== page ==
Nature or Nurture: What Makes a Great Piper?

Nature or nurture? Do the top pipers in the world possess some sort of genetic predisposition that allows them to play with speed, grace, and expression?

In sports, one can certainly make a case for athletes being predisposed for success. The average NBA player, for example, is 6’ 7” tall. Moreover, the average shuttle run time at the Draft Combine is extremely low, usually around 3–3.1 seconds. You can’t teach height and you can’t teach speed. If you are tall and quick, attributes with which you are born, your odds of succeeding in basketball increase. There are exceptions, of course, Spud Webb played larger than his 5’ 7” frame and won the NBA Slam Dunk contest in 1986.

Height and the ability to power through a shuttle run are not attributes, typically, that are required for piping. However, the ability to direct dexterous fingers into a fine musical performance is. One could certainly make the argument that certain individuals are born with the, for want of a better term, “bagpipe gene.”

There are several things that we do know, though, when we consider nature versus nurture. Firstly, if one is tall and quick, it doesn’t guarantee that one will succeed as a basketball player. Similarly, if one has extremely agile fingers with a good musical sense, it doesn’t guarantee that one will succeed as a piper. Secondly, we certainly can’t answer the questions with regard to nature versus nurture, at least, not in this post. But there is one thing that world-class pipers and NBA basketball players have in common. Each has dedicated a tremendous amount of time to mastering their craft.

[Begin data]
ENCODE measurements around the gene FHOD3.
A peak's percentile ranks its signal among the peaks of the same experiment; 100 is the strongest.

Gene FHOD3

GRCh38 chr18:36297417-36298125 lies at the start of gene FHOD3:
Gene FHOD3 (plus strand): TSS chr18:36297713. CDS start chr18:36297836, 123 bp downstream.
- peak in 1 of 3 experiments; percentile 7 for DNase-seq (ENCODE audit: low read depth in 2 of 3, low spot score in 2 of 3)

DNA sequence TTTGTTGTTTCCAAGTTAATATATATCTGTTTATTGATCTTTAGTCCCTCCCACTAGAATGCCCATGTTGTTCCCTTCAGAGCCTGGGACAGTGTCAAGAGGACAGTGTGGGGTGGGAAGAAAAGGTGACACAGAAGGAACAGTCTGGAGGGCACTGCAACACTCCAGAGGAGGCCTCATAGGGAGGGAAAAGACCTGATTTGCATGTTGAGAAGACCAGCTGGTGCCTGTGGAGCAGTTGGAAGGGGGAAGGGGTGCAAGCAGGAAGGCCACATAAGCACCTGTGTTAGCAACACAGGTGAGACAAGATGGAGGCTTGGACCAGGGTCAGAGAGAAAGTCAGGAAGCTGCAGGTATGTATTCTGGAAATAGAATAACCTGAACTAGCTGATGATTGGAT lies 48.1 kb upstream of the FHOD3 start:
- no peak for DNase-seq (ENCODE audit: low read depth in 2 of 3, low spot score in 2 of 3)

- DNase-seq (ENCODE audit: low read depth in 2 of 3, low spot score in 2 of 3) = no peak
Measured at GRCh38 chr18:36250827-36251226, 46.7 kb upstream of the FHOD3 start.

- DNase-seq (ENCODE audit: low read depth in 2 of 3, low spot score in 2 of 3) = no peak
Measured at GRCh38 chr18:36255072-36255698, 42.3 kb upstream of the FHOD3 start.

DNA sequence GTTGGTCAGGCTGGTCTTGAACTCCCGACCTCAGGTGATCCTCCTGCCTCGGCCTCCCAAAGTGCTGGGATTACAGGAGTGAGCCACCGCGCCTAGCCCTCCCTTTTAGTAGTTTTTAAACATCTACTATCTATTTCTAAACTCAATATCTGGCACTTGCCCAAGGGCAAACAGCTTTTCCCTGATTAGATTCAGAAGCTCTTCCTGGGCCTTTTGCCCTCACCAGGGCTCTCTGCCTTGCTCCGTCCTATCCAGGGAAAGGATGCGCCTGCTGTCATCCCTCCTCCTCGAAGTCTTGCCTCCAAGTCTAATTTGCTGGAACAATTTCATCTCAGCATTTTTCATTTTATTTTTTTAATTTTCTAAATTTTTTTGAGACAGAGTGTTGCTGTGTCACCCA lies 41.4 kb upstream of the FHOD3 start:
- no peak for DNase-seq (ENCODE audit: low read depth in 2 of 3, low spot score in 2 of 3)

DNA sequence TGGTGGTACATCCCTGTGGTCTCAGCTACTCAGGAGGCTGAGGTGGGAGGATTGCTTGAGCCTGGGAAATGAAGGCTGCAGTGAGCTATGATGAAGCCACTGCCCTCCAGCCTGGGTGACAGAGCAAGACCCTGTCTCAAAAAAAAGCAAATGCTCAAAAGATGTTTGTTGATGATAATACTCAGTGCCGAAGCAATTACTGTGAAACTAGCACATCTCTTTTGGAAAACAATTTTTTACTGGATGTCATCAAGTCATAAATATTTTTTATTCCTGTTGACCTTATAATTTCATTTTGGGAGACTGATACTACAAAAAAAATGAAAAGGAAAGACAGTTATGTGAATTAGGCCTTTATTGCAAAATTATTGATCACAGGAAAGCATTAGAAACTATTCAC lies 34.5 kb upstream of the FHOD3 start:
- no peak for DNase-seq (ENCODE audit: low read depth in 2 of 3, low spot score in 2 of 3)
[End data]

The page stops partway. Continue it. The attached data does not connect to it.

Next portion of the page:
So, what is the threshold? How much time is required to become world-class? Daniel Levitin notes that research seems to indicate, “ten thousand hours of practice is required to achieve the level of mastery associated with being a world-class expert— in anything.”(1) Levitin adds that the ten thousand hour theory is consistent with what we know about how the brain learns. “Learning requires the assimilation and consolidation of information in neural tissue. The more experiences we have with something, the stronger the memory/ learning trace for that experience becomes.”(2)

Levitan states, and we all know examples of this, that, “I don’t know any successful musicians who haven’t worked hard to get where they are.”(3) Despite whatever gifts with which we may be endowed, it still takes effort.

And that is something that we can do. We can extend the effort. We can dedicate time to improving.

The effort that we put into our craft will reap rewards regardless of our physical gifts. Most of us will not reach the level of "world-class." We may never cross the ten thousand-hour threshold. But that does not mean that we cannot improve as musicians. And, just as the world-class pipers have dedicated time to honing their craft, so can we. Take some time, practice your craft, and dedicate yourself to improving. As the coaches used to say, “it does not take talent to hustle.”

You may not have the “bagpipe gene.” Your fingers may not be as lithe as your peers. Your musical sense may need refinement. But, you can still become a fine musician. You can dedicate time to practicing your pipes. You can refine your send of rhythm. Yeah, it might take a while, but anything worth doing is worth the patience. An extra hour here and there will help you along your path. Spend some time in the practice room and remember “hustle beats talent when talent doesn’t hustle.”

(1) Levitin, Daniel J. (2006-08-03). This Is Your Brain on Music: The Science of a Human Obsession (p. 197). Penguin Publishing Group. Kindle Edition.
(2) Levitin, Daniel J. (2006-08-03). This Is Your Brain on Music: The Science of a Human Obsession (p. 197). Penguin Publishing Group. Kindle Edition.
(3) Levitin, Daniel J. (2006-08-03). This Is Your Brain on Music: The Science of a Human Obsession (p. 204). Penguin Publishing Group. Kindle Edition.

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